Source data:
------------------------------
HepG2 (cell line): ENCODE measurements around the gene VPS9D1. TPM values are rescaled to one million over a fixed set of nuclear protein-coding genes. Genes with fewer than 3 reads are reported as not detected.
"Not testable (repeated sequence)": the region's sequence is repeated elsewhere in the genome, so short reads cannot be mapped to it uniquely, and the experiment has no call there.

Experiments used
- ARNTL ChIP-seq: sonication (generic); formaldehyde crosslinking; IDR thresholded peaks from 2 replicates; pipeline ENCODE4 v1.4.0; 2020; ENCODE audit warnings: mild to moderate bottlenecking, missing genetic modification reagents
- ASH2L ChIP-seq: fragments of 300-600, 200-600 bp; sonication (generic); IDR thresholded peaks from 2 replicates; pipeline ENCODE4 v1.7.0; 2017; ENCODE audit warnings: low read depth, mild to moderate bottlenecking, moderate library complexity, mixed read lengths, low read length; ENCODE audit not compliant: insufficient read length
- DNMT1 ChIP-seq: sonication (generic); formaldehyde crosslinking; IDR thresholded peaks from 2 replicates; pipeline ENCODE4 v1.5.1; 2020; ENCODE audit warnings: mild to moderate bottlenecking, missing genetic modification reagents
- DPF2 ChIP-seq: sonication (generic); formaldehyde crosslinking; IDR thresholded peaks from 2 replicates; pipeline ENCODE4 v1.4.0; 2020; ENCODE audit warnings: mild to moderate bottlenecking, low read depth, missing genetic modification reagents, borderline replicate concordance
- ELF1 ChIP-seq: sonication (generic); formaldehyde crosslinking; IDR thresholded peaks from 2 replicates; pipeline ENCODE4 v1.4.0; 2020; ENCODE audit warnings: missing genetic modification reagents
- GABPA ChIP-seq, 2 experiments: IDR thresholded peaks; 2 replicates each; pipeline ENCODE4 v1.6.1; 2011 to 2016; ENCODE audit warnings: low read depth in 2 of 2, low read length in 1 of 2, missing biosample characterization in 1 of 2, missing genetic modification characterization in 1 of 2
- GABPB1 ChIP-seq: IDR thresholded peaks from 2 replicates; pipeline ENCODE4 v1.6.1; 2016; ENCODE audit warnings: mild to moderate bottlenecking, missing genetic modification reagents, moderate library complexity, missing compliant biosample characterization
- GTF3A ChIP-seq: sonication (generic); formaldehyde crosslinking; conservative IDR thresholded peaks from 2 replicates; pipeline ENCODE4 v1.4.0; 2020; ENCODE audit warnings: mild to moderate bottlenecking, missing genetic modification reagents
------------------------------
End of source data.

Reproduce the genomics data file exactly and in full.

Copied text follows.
HepG2 (cell line): ENCODE measurements around the gene VPS9D1. TPM values are rescaled to one million over a fixed set of nuclear protein-coding genes. Genes with fewer than 3 reads are reported as not detected.
"Not testable (repeated sequence)": the region's sequence is repeated elsewhere in the genome, so short reads cannot be mapped to it uniquely, and the experiment has no call there.

Experiments used
- ARNTL ChIP-seq: sonication (generic); formaldehyde crosslinking; IDR thresholded peaks from 2 replicates; pipeline ENCODE4 v1.4.0; 2020; ENCODE audit warnings: mild to moderate bottlenecking, missing genetic modification reagents
- ASH2L ChIP-seq: fragments of 300-600, 200-600 bp; sonication (generic); IDR thresholded peaks from 2 replicates; pipeline ENCODE4 v1.7.0; 2017; ENCODE audit warnings: low read depth, mild to moderate bottlenecking, moderate library complexity, mixed read lengths, low read length; ENCODE audit not compliant: insufficient read length
- DNMT1 ChIP-seq: sonication (generic); formaldehyde crosslinking; IDR thresholded peaks from 2 replicates; pipeline ENCODE4 v1.5.1; 2020; ENCODE audit warnings: mild to moderate bottlenecking, missing genetic modification reagents
- DPF2 ChIP-seq: sonication (generic); formaldehyde crosslinking; IDR thresholded peaks from 2 replicates; pipeline ENCODE4 v1.4.0; 2020; ENCODE audit warnings: mild to moderate bottlenecking, low read depth, missing genetic modification reagents, borderline replicate concordance
- ELF1 ChIP-seq: sonication (generic); formaldehyde crosslinking; IDR thresholded peaks from 2 replicates; pipeline ENCODE4 v1.4.0; 2020; ENCODE audit warnings: missing genetic modification reagents
- GABPA ChIP-seq, 2 experiments: IDR thresholded peaks; 2 replicates each; pipeline ENCODE4 v1.6.1; 2011 to 2016; ENCODE audit warnings: low read depth in 2 of 2, low read length in 1 of 2, missing biosample characterization in 1 of 2, missing genetic modification characterization in 1 of 2
- GABPB1 ChIP-seq: IDR thresholded peaks from 2 replicates; pipeline ENCODE4 v1.6.1; 2016; ENCODE audit warnings: mild to moderate bottlenecking, missing genetic modification reagents, moderate library complexity, missing compliant biosample characterization
- GTF3A ChIP-seq: sonication (generic); formaldehyde crosslinking; conservative IDR thresholded peaks from 2 replicates; pipeline ENCODE4 v1.4.0; 2020; ENCODE audit warnings: mild to moderate bottlenecking, missing genetic modification reagents